Ken Harbaugh tells the stories of service members who have distinguished themselves through an act of valor. These stories feature recipients from the Civil War to present day, including a few who were originally overlooked for the medal.
Son of former President Theodore “Teddy” Roosevelt, Theodore Roosevelt Jr. was the oldest soldier and the highest ranking official to fight in the Invasion of Normandy. His seasoned and unfaltering leadership during D-Day inspired and reassured assaulting troops, leading to a successful establishment of the beachhead in France.
Welcome to the Medal of Honor podcast, brought to you in partnership with the National Medal of Honor Museum. I’m Ken Harbaugh. In each episode, we’ll learn about a different service member who has distinguished him or herself through an act of valor.
Theodore Roosevelt Jr. was born on September 13th, 1887 in Oyster Bay New York. As the first child of former President Theodore Roosevelt, he had some big shoes to fill. Roosevelt went to Groton school, a prestigious college-prep boarding school, and attended his father’s alma mater, Harvard University.
Roosevelt always wanted to join the Army like his father, and finally did so to serve in WWI. During the war he was gassed nearly to blindness and shot in the leg. The gunshot may have been fatal had it not been for the care of Dr. Richard Derby, his brother-in-law. Roosevelt received the Distinguished Service Cross for his service during the war.
After returning home, Roosevelt continued to follow in his father’s footsteps and entered politics. He was a member of the New York Assembly, the Secretary of the Navy, the Governor of Puerto Rico, and the Governor General of the Philippines.
When the US entered WWII, Roosevelt served again. Now a Brigadier General, he served under General Patton in the African Theatre, and was eventually reassigned to the western front.
Leading up to the Invasion of Normandy, Roosevelt wanted to participate in the first wave of the invasion. By this time, he was 56 years old, and walked with a cane due to arthritis caused by past injuries. He also had a serious heart condition which he kept secret from almost everyone. His verbal requests were dismissed, but he submitted an official written request, arguing that his presence as an experienced and high-ranking official would prove comforting to the troops. This written request was finally accepted, and Roosevelt was allowed to fight in the D-Day invasion.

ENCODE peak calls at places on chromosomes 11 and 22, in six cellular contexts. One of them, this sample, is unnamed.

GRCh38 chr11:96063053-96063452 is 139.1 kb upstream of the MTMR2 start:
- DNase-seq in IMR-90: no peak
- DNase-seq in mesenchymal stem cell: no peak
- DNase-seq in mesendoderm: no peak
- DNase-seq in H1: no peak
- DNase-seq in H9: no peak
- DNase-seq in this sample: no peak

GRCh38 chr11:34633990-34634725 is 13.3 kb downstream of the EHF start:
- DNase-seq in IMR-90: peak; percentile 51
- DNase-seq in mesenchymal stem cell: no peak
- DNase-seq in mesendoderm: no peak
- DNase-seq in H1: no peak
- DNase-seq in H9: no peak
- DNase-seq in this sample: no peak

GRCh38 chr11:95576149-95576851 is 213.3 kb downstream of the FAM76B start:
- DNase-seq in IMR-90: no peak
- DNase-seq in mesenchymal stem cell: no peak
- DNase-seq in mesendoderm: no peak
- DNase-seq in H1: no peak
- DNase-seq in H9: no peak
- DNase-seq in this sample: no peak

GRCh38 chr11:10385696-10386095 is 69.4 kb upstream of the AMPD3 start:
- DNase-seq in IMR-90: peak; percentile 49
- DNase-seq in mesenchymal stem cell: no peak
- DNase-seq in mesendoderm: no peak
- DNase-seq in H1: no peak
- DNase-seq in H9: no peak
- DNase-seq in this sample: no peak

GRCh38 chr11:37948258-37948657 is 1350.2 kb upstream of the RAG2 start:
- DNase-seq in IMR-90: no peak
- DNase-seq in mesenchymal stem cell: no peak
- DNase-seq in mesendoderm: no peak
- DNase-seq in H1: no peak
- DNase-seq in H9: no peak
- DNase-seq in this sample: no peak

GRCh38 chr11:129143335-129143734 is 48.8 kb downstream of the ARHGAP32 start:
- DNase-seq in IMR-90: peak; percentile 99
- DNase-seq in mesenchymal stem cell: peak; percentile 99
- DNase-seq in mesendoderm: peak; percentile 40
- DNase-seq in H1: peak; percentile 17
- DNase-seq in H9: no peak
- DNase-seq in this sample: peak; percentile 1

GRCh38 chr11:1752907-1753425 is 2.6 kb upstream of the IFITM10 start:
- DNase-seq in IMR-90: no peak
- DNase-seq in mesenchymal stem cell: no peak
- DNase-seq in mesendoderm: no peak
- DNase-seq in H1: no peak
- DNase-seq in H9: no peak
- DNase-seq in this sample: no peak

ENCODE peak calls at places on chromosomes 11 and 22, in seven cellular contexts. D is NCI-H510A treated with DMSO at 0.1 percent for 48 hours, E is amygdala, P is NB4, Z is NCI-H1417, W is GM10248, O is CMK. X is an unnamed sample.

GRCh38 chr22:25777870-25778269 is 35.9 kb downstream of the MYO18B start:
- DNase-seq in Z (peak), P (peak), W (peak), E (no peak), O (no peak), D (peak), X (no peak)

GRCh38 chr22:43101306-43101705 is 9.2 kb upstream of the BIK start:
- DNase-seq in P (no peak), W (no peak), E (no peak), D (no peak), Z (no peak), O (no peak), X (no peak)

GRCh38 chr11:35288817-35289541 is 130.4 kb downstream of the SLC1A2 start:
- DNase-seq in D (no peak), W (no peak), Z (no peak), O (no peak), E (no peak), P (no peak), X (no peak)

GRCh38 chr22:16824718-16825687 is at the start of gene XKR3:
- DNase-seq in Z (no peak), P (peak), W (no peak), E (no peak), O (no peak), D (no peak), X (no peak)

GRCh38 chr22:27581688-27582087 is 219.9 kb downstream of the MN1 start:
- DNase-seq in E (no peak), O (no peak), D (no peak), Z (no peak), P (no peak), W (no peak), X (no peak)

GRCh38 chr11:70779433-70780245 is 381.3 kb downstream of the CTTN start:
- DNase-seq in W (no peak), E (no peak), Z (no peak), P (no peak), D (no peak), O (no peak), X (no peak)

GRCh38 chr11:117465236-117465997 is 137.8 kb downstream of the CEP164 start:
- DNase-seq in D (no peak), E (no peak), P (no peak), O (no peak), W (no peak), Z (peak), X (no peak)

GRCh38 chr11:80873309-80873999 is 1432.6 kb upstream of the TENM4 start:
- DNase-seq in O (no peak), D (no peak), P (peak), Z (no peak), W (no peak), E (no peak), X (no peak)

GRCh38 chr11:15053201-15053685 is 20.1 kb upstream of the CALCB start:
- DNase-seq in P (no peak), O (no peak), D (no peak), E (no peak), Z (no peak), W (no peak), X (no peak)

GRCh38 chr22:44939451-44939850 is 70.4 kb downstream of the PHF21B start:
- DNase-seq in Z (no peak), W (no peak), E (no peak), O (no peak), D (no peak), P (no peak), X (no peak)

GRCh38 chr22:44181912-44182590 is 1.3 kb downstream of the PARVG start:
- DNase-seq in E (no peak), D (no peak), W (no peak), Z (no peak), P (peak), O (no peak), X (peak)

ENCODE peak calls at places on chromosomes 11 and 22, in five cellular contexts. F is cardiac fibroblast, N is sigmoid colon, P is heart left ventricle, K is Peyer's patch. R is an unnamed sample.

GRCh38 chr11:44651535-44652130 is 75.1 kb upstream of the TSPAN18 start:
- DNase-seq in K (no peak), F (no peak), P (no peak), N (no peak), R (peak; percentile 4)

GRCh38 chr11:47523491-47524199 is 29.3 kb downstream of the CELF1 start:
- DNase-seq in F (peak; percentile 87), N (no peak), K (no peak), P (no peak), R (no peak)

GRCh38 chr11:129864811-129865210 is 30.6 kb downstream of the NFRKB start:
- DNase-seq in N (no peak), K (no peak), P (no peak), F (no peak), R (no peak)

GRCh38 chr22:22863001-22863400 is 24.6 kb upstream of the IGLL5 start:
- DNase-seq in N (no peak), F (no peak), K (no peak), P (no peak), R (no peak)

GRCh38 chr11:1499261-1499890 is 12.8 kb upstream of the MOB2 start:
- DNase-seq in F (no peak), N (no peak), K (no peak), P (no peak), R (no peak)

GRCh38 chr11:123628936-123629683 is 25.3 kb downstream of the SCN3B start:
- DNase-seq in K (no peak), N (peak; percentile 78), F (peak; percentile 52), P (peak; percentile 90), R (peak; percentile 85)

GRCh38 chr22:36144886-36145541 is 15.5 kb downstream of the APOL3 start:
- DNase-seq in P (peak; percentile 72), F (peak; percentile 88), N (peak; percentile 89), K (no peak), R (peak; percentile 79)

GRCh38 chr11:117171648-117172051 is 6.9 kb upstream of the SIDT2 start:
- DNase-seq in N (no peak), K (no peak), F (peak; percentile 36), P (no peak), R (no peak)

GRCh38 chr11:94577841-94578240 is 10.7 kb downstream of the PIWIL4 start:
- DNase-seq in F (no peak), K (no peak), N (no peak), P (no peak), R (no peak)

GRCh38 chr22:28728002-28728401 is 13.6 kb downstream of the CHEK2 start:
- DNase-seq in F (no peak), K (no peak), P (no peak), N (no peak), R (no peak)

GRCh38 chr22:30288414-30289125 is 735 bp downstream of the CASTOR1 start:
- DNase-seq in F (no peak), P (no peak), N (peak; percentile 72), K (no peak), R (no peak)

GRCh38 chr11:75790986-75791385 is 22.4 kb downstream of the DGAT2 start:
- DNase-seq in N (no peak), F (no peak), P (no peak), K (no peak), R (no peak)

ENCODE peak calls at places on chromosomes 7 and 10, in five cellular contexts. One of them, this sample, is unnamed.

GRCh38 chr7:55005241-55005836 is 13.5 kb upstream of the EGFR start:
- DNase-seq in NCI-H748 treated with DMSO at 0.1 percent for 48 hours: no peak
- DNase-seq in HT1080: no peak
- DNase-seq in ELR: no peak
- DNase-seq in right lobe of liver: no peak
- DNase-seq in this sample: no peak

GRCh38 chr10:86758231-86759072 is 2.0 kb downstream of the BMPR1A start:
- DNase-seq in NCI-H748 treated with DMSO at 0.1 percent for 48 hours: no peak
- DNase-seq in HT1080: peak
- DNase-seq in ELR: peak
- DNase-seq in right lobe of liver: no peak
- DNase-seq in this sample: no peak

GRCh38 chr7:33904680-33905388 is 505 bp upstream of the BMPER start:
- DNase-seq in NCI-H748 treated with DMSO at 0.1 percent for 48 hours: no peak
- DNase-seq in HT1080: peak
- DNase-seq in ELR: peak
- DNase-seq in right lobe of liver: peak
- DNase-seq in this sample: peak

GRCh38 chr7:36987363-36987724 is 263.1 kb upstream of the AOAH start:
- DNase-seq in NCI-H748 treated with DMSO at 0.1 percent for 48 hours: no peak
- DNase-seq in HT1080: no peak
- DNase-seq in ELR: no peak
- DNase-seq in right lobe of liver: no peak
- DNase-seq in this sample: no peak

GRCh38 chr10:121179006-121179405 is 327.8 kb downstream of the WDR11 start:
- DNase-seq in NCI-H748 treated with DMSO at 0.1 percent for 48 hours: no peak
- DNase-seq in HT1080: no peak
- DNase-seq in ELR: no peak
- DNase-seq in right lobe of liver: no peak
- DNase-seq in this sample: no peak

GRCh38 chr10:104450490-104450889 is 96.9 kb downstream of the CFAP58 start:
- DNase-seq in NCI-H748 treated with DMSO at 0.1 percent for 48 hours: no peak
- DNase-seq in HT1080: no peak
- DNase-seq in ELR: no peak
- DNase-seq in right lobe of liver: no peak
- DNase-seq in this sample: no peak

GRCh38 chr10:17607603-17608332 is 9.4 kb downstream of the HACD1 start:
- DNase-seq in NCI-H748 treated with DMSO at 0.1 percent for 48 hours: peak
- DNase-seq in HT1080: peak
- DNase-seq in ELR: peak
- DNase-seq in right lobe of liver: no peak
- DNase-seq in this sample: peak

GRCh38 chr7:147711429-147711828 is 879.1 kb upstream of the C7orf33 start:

On June 6th, 1944, Roosevelt led the 4th Infantry Division, 8th Infantry Regiment into battle on the shores of Normandy in the first wave of the invasion- the only General to do so. With his cane in hand, Roosevelt repeatedly escorted groups of soldiers from the beach over the seawall and established them inland amidst the chaos of the invasion. Under his seasoned, precise, calm, and unfaltering leadership, assault troops were able to rapidly move inland with minimum casualties. His complete lack of concern for the danger he faced proved to be inspirational and reassuring to his troops. Roosevelt’s leadership significantly contributed to the successful establishment of the beachhead in France.
Roosevelt was the oldest soldier and the highest ranking official to fight in the invasion. His son also landed at Omaha Beach, making them the only father/son pair to do so. They both survived D-Day, but five weeks later on July 12th, 1944, Roosevelt suffered a heart attack in his sleep and passed away.
Theodore Roosevelt Jr. was posthumously awarded the Medal of Honor on September 21st, 1944. Theodore Roosevelt Sr. and Jr. are one of only two father/son pairs to have each received the Medal. His other awards include the Distinguished Service Medal, the Silver Star with two oak clusters, the Purple Heart, and the French Croix de Guerre.
The Medal of Honor podcast is a production of Evergreen Podcasts.
Nathan Corson is our executive producer and mixing engineer, Declan Rohrs is our associate producer, scriptwriter, and recording engineer, and I’m Ken Harbaugh.
We are proud to support the National Medal of Honor Museum. To learn more, and to support their mission, go to mohmuseum.org. Thanks for listening.